Food logistics encompasses the processing, packaging, shipping, and delivery of all food and beverage goods and items that customers may utilize. Simply put, food logistics is the movement of food products from one location to another. Not all warehousing and logistics companies offer this service, so it is important to know what to look for when your business is seeking a food logistics partner.
Food logistics involves three major areas: transportation, storage, and distribution. Not only must the logistics issues of all three be addressed, but it is also necessary to ensure that all three areas take safety, such as climate control and cross-contamination, into consideration.
Incorrect management of these things can lead to an increased chance of food waste and spoilage. Perhaps the most important elements to consider for food logistics beyond safety involve capacity and optimized routes that ensure on-time delivery.
Understanding the Food Supply Chain
Food supply chains can be complicated, with several touchpoints that shippers must continuously manage. Understanding the various parts of the supply chain is important for recognizing their role and ensuring compliance with all regulations and best practices.
Taking a look at each of these touchpoints will help you to better understand the complexities and challenges facing food logistics companies in our modern day.
Production: This is where things begin. Whether the food is farmed or produced, this step of the process is done with guidelines in mind and an understanding of the end product each food item will be a part of. There are many regulations in place to safeguard food quality, aesthetics, and safety.
Handling and Storage: This phase occurs before the product is transported. Fruits and vegetables are a great example of how each product has its own process: Some produce must be washed before being packaged for shipping, while others must be placed directly into bags to begin their journey. The method of handling and storage is determined by the type of food and its final destination.
Processing and Packaging: Before they are packaged, all food products must meet food safety criteria. Steps are in place to ensure this happens as it should. After receiving approval from the quality assurance phase on the production line, the food product is packaged and ready to be transported.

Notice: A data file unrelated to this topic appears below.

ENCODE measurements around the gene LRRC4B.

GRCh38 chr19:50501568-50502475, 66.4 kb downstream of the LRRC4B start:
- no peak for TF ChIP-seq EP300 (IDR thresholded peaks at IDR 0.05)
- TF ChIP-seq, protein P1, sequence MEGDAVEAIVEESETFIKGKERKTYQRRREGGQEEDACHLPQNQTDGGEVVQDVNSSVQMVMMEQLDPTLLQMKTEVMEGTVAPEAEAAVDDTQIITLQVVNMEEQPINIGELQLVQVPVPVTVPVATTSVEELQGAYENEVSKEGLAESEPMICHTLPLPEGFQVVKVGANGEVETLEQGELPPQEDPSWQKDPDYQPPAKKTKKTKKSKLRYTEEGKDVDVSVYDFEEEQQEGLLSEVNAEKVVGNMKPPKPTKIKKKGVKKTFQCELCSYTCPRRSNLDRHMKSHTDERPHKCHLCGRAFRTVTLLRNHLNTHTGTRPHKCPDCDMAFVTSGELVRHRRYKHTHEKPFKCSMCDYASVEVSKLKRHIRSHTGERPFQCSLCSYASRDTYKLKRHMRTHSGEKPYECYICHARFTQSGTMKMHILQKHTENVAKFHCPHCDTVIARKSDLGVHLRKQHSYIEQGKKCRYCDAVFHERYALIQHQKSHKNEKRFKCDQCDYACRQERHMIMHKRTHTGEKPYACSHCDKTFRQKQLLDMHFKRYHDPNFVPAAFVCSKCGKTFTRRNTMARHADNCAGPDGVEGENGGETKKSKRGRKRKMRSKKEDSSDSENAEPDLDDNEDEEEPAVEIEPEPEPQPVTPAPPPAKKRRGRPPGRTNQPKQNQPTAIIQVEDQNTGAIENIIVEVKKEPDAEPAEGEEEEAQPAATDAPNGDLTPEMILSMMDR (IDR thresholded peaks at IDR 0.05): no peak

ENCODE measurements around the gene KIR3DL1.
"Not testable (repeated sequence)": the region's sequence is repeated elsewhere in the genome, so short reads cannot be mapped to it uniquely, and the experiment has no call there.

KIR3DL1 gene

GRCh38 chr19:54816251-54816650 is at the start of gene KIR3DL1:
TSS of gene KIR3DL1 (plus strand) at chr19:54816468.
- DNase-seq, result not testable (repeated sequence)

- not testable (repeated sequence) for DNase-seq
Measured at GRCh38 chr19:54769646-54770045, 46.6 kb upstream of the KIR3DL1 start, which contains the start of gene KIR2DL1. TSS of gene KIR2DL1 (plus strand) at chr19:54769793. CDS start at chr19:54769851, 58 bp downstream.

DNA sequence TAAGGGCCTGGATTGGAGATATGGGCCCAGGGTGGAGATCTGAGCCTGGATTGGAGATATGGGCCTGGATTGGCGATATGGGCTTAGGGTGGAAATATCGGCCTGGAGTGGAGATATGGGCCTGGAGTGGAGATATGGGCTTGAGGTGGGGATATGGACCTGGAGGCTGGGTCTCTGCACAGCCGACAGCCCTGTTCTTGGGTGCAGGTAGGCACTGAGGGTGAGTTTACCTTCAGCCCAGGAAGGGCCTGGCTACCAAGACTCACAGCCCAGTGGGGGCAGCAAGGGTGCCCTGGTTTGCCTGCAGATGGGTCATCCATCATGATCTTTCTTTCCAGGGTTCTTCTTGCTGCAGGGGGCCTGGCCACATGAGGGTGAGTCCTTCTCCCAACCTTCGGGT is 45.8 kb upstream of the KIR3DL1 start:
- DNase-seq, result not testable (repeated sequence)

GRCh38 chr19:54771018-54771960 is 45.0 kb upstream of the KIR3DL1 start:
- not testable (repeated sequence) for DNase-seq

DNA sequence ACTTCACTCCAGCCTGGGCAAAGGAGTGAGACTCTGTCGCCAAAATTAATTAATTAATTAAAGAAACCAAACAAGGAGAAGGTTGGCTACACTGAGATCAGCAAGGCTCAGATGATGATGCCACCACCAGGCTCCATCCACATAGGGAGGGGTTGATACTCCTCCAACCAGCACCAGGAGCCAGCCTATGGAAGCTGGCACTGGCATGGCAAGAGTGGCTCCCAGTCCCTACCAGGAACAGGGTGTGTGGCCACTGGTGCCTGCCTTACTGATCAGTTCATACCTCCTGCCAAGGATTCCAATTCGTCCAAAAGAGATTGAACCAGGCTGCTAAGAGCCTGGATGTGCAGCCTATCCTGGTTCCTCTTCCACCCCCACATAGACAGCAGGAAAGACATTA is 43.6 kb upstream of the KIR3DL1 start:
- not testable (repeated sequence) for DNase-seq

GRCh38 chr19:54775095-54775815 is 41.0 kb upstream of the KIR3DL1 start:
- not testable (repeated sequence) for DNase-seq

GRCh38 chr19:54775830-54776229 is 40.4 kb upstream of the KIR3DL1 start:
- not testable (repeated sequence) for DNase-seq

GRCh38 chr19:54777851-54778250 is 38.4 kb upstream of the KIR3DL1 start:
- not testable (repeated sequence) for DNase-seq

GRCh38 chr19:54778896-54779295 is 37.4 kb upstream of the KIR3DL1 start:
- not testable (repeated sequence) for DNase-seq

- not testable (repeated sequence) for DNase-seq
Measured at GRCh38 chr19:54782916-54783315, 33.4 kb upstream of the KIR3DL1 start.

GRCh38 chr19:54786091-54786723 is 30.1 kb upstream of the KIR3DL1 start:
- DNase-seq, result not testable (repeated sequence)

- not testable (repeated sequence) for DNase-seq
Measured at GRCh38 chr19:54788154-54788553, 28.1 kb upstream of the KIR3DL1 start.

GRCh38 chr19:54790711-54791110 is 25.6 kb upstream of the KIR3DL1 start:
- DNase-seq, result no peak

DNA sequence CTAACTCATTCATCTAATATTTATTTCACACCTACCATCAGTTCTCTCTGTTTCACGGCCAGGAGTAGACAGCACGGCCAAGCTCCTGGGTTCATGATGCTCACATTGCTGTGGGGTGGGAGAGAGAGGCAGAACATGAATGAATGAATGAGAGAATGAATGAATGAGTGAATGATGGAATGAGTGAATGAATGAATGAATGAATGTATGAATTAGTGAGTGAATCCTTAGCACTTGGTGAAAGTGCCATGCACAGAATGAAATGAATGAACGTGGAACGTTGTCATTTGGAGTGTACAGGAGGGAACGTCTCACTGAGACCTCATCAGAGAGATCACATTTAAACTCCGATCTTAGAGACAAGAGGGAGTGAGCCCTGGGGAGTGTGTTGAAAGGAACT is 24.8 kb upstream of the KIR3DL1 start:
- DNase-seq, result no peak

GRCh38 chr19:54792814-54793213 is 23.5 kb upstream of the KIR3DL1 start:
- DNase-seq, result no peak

Distribution: Shipping is the final step after the product has gone through the other phases. Distribution includes shipping, warehousing, and delivery to end retailers.
The food logistics supply chain has recently been impacted by a variety of factors. Food logistics has evolved as a result of events like COVID, the Great Recession, and even natural disasters. Considering these changes, it’s no wonder that food logistics is an evolving thing, as the industry works to keep up with changes in the world and how consumers spend their money.
Food Logistics Safety
All food logistics entities have a duty and responsibility to make sure they consistently abide by all regulations, the right chain of custody, and the applicable laws governing the transportation of food and beverage products. This is especially important because municipal laws can differ from those set by the federal government.
Food logistics facilities must hold specialized certifications demonstrating that they offer a secure environment for food transportation and storage. Food logistics standards were created to prevent the general population from consuming contaminated food and beverages.
Every company that manufactures, processes, or stores food or beverages must register with the FDA, be subject to inspections every three years, and accept a set of regulations. Third-party audits of food grade warehousing include specifications for quality checks, pest management, and even subtle details like moisture and temperature monitoring.
The FDA and USDA oversee Safe Quality Food (SQF), one of the most popular food certifications. HACCP is another common certification that a quality food logistics company may have. HACCP is a management method that ensures food safety by analyzing and controlling biological, chemical, and physical hazards from the production, procurement, and handling of raw materials to the manufacture, distribution, and consumption of the final product.
Time Sensitivity in Food Logistics
Fruit, meat, dairy, baked products, and every ingredient that goes into them are all subject to a clock that starts ticking as soon as it leaves the processing facility and continues ticking until it reaches your shopping cart. While following temperature control procedures is an important part of maintaining freshness, time is against you. As a result, food manufacturers need to make sure they have dependable, rapid transportation to get fresh foods to their destinations quickly so that retailers, restaurants, and consumers can continue to enjoy them in their freshest form.